Van Ranst on airport chaos: This is why travel was discouraged
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Van Ranst on airport chaos: This is why travel was discouraged

Belgian virologist Marc Van Ranst has spoken out against huge crowds in Brussels Airport on Sunday evening, issuing a stark warning to travellers, airport and police.

After long lines formed while Passenger Locator Forms (PLF) were checked, officials and passengers have vocally criticised management, while the Airport, in turn, has placed the blame for the mismanagement on the federal police.

“Viruses love a lot of people in an indoor space,” Van Ranst said on Twitter, before moving on to address the different groups present in creating the situation.

Belgium has issued strict official advice against travelling abroad, saying that it is “a very bad idea,” with Federal Health Minister Frank Vandenbroucke calling it “quite frankly, just stupid.”

Just before New Year, the Consultative Committee even implemented stricter measures – including a mandatory quarantine for everyone coming from a red zone and a Covid-19 test on day 1 and 7 – to manage people returning from holiday over the Christmas break.

To many, however, the fact that travel was not outright banned meant that they were still willing to travel despite the advice.

To this end, Van Ranst’s criticism goes beyond travellers, to those coordinating their return.

Passengers arriving at the airport have issued similar criticism of management, with one telling the Brussels Times that after getting off a flight he “encountered a large, frantic crowd.” “Everybody was wearing masks, but social distancing was not observed or enforced, despite police presence,” he added.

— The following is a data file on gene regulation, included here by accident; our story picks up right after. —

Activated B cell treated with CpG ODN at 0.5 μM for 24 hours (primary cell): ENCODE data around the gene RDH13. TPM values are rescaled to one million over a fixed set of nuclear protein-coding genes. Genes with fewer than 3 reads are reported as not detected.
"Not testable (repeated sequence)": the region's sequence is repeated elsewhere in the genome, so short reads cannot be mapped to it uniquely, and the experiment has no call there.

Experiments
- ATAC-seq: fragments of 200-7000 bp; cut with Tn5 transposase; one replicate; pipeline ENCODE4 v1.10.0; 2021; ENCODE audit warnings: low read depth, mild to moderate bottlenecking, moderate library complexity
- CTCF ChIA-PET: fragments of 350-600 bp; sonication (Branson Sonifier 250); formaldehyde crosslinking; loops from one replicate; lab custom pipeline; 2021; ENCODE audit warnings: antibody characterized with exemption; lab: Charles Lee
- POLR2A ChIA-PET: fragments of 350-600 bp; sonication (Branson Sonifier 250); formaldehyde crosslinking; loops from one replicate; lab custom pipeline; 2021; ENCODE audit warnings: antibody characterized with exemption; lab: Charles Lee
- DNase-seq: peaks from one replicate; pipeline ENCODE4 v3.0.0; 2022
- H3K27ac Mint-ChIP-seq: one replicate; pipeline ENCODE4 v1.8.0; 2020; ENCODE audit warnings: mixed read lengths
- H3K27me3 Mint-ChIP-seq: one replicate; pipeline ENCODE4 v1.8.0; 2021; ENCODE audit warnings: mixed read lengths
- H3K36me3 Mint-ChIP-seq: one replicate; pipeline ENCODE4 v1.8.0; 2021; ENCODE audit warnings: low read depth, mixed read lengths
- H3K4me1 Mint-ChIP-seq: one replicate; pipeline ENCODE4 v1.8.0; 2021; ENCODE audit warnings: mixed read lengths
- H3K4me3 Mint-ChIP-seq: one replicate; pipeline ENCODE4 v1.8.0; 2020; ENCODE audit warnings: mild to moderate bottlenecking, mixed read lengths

“It was only when making our way to the main escalators to the baggage hall where we were met with a huge sea of people, most confused as to what was going on,” another passenger explained. “From the back, it was impossible to see what was happening further forward, but two police guards ran through the crowd to try and support the efforts at the front, which we later learned were to control the flow of people moving into the next area to check their documentation,” she added.

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This criticism, as well as Van Ranst’s comments, match with those of Airport ombudsman Philippe Touwaide, who said he is not satisfied with the coronavirus policy of Brussels Airport last weekend.

“We believe that it is the duty of the regulator to intervene and to respect and enforce all health measures in the airport’s buildings,” Touwaide said in his letter. “After the repeated incidents in November, we were promised that the situation was under control and that there was better coordination, which does not seem to be the case. On a human level, Sunday’s situation is unacceptable,” he added.

So What Happened? 

The long line was caused by the federal police’s checks on travellers’ Passenger Locator Forms (PLF) in the airport, a Brussels Airport spokesperson explained to The Brussels Times on Monday morning. “It concerned a peak moment that only lasted for about an hour, after which it was calmer again,” she said, adding that the airport urges everyone to always wear a face mask and respect the social distance.

In a press release sent on Monday afternoon the airport provided more information, saying that “these checks went well throughout the weekend except at one point on Sunday evening, when the federal police intensified the checks, causing queues at the checkpoint. These queues lasted a good half hour and were in a large area of the airport which should have allowed the necessary social distancing.”

The airport has said it is now working with the federal police to improve the management of passenger flows and social distancing during the PLF checks that will still take place in the coming days.

Jules Johnston & Maïthé Chini
The Brussels Times

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